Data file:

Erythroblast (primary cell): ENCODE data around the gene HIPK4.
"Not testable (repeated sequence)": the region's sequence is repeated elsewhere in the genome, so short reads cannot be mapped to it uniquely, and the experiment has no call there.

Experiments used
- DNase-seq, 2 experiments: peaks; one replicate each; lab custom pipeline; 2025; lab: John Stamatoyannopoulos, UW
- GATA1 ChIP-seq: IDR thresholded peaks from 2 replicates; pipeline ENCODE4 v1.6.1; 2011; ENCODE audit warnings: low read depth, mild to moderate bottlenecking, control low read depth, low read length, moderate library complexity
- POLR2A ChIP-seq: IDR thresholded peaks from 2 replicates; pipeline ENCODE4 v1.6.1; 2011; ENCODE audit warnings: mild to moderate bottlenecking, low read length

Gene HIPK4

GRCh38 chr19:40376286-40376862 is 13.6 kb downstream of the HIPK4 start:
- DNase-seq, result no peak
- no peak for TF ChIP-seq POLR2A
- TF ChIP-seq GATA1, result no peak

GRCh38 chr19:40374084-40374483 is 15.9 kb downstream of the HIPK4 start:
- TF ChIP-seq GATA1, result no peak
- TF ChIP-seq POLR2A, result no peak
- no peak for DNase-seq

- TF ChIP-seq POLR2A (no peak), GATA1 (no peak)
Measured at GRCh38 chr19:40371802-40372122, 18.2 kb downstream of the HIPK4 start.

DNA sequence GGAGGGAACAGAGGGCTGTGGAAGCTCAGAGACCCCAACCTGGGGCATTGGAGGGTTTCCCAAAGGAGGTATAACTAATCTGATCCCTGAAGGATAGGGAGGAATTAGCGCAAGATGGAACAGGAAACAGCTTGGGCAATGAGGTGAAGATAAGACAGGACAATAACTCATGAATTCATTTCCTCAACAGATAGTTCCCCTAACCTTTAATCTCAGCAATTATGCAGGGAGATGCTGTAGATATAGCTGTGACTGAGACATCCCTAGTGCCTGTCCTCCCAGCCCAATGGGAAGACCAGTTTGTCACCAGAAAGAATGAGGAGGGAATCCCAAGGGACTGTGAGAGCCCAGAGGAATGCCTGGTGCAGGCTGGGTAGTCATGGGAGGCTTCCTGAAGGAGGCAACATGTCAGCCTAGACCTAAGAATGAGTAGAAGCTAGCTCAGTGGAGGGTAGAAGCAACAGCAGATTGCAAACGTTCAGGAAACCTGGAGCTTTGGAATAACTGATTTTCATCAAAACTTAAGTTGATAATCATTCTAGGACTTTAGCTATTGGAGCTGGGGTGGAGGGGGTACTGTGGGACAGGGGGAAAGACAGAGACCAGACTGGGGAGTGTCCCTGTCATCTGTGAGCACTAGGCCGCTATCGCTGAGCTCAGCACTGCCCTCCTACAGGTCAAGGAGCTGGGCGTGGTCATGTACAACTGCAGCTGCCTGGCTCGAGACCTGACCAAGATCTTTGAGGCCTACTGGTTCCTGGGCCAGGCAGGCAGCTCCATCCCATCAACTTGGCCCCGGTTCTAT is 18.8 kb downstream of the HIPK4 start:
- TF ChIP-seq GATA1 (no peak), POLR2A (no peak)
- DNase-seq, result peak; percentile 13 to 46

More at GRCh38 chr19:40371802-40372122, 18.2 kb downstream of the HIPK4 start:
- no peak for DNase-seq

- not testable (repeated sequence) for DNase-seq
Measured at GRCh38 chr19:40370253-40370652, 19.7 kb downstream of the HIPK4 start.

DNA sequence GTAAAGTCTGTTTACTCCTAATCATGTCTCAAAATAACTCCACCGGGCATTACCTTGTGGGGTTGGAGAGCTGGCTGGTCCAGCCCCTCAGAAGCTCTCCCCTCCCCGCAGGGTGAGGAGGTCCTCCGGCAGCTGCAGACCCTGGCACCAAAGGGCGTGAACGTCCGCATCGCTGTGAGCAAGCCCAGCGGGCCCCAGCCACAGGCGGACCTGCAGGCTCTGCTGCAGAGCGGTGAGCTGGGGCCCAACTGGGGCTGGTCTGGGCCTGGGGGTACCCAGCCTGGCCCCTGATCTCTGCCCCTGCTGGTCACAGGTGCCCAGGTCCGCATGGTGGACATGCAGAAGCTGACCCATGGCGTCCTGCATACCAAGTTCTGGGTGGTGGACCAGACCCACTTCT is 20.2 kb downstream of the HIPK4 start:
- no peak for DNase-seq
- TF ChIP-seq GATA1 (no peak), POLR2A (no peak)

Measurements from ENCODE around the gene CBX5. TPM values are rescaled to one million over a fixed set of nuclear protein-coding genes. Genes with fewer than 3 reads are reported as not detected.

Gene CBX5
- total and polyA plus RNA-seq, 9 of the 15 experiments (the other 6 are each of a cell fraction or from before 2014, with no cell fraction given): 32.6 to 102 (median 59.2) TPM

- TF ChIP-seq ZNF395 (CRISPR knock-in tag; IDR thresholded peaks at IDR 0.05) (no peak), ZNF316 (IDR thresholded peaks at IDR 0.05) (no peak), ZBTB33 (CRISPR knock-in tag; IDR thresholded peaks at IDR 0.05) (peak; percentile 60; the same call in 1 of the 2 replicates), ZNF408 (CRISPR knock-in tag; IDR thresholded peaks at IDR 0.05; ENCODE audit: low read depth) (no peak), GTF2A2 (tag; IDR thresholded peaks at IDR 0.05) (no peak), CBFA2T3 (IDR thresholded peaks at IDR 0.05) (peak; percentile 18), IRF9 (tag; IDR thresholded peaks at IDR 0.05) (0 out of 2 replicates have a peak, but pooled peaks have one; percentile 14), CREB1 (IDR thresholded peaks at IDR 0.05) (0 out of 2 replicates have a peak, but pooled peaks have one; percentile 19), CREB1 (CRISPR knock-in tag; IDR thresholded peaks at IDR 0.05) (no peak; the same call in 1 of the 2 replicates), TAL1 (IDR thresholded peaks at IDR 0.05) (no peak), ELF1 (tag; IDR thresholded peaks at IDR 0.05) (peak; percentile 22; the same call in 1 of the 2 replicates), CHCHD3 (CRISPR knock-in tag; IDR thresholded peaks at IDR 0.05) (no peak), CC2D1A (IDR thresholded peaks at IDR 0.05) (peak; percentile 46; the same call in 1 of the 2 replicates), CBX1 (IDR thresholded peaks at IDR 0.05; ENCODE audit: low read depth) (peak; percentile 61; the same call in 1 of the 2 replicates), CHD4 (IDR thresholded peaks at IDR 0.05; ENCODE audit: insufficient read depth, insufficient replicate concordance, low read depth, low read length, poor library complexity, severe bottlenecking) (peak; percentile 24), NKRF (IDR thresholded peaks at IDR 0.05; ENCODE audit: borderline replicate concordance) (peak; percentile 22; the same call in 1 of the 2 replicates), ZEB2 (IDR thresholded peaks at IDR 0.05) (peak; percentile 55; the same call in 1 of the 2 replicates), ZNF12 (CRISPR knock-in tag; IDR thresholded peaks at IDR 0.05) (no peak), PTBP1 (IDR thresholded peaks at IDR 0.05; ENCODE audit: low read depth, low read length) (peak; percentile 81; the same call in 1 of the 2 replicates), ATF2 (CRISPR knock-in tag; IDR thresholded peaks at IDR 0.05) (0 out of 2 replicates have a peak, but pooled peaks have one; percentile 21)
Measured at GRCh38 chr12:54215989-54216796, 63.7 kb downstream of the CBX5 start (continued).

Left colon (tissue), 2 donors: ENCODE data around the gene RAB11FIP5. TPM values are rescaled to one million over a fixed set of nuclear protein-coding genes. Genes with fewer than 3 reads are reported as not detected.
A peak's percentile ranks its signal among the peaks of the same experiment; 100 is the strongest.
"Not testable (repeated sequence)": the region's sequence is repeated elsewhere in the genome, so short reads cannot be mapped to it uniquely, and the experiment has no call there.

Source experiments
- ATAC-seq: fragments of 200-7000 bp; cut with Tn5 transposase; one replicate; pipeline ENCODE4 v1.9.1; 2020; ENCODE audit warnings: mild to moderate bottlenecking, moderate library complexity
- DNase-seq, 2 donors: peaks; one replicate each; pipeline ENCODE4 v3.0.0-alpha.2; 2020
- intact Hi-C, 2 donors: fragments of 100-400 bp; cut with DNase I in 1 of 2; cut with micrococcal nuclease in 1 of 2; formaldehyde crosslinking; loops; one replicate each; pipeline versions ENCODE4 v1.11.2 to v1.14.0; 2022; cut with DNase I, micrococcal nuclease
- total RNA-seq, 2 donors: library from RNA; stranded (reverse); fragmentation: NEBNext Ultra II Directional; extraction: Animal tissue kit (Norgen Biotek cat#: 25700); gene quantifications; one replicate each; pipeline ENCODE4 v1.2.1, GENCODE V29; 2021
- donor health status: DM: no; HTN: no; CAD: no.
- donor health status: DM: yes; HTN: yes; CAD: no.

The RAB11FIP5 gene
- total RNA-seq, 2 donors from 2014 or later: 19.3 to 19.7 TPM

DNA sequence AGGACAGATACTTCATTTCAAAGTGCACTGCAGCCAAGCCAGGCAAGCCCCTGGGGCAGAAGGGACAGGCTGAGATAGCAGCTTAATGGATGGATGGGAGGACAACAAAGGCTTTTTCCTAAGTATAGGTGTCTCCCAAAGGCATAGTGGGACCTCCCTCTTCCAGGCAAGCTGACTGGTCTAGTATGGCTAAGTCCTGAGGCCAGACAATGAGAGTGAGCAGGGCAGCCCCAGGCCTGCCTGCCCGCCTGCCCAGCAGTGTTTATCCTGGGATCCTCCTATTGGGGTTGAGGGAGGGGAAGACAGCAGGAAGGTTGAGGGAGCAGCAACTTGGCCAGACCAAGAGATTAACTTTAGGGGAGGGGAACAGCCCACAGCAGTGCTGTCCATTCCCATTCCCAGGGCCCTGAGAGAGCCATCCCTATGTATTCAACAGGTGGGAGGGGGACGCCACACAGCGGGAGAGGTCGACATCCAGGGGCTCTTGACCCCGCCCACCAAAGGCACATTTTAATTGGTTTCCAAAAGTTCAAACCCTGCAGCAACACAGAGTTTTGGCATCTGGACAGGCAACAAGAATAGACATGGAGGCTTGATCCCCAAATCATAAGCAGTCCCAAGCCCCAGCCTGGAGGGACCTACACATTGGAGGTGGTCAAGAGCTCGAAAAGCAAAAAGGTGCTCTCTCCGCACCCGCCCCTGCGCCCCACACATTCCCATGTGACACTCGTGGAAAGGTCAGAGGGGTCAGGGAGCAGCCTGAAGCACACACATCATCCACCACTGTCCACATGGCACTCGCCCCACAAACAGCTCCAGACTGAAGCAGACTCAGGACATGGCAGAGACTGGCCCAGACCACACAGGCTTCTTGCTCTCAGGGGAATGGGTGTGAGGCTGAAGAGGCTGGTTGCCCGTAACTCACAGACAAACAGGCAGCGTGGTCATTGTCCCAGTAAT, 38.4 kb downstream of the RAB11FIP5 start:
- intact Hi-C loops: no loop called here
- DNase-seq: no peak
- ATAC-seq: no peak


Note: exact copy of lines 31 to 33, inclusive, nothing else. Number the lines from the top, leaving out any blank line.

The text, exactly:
- TF ChIP-seq ZNF395 (CRISPR knock-in tag; IDR thresholded peaks at IDR 0.05) (no peak), ZNF316 (IDR thresholded peaks at IDR 0.05) (no peak), ZBTB33 (CRISPR knock-in tag; IDR thresholded peaks at IDR 0.05) (peak; percentile 60; the same call in 1 of the 2 replicates), ZNF408 (CRISPR knock-in tag; IDR thresholded peaks at IDR 0.05; ENCODE audit: low read depth) (no peak), GTF2A2 (tag; IDR thresholded peaks at IDR 0.05) (no peak), CBFA2T3 (IDR thresholded peaks at IDR 0.05) (peak; percentile 18), IRF9 (tag; IDR thresholded peaks at IDR 0.05) (0 out of 2 replicates have a peak, but pooled peaks have one; percentile 14), CREB1 (IDR thresholded peaks at IDR 0.05) (0 out of 2 replicates have a peak, but pooled peaks have one; percentile 19), CREB1 (CRISPR knock-in tag; IDR thresholded peaks at IDR 0.05) (no peak; the same call in 1 of the 2 replicates), TAL1 (IDR thresholded peaks at IDR 0.05) (no peak), ELF1 (tag; IDR thresholded peaks at IDR 0.05) (peak; percentile 22; the same call in 1 of the 2 replicates), CHCHD3 (CRISPR knock-in tag; IDR thresholded peaks at IDR 0.05) (no peak), CC2D1A (IDR thresholded peaks at IDR 0.05) (peak; percentile 46; the same call in 1 of the 2 replicates), CBX1 (IDR thresholded peaks at IDR 0.05; ENCODE audit: low read depth) (peak; percentile 61; the same call in 1 of the 2 replicates), CHD4 (IDR thresholded peaks at IDR 0.05; ENCODE audit: insufficient read depth, insufficient replicate concordance, low read depth, low read length, poor library complexity, severe bottlenecking) (peak; percentile 24), NKRF (IDR thresholded peaks at IDR 0.05; ENCODE audit: borderline replicate concordance) (peak; percentile 22; the same call in 1 of the 2 replicates), ZEB2 (IDR thresholded peaks at IDR 0.05) (peak; percentile 55; the same call in 1 of the 2 replicates), ZNF12 (CRISPR knock-in tag; IDR thresholded peaks at IDR 0.05) (no peak), PTBP1 (IDR thresholded peaks at IDR 0.05; ENCODE audit: low read depth, low read length) (peak; percentile 81; the same call in 1 of the 2 replicates), ATF2 (CRISPR knock-in tag; IDR thresholded peaks at IDR 0.05) (0 out of 2 replicates have a peak, but pooled peaks have one; percentile 21)
Measured at GRCh38 chr12:54215989-54216796, 63.7 kb downstream of the CBX5 start (continued).

Left colon (tissue), 2 donors: ENCODE data around the gene RAB11FIP5. TPM values are rescaled to one million over a fixed set of nuclear protein-coding genes. Genes with fewer than 3 reads are reported as not detected.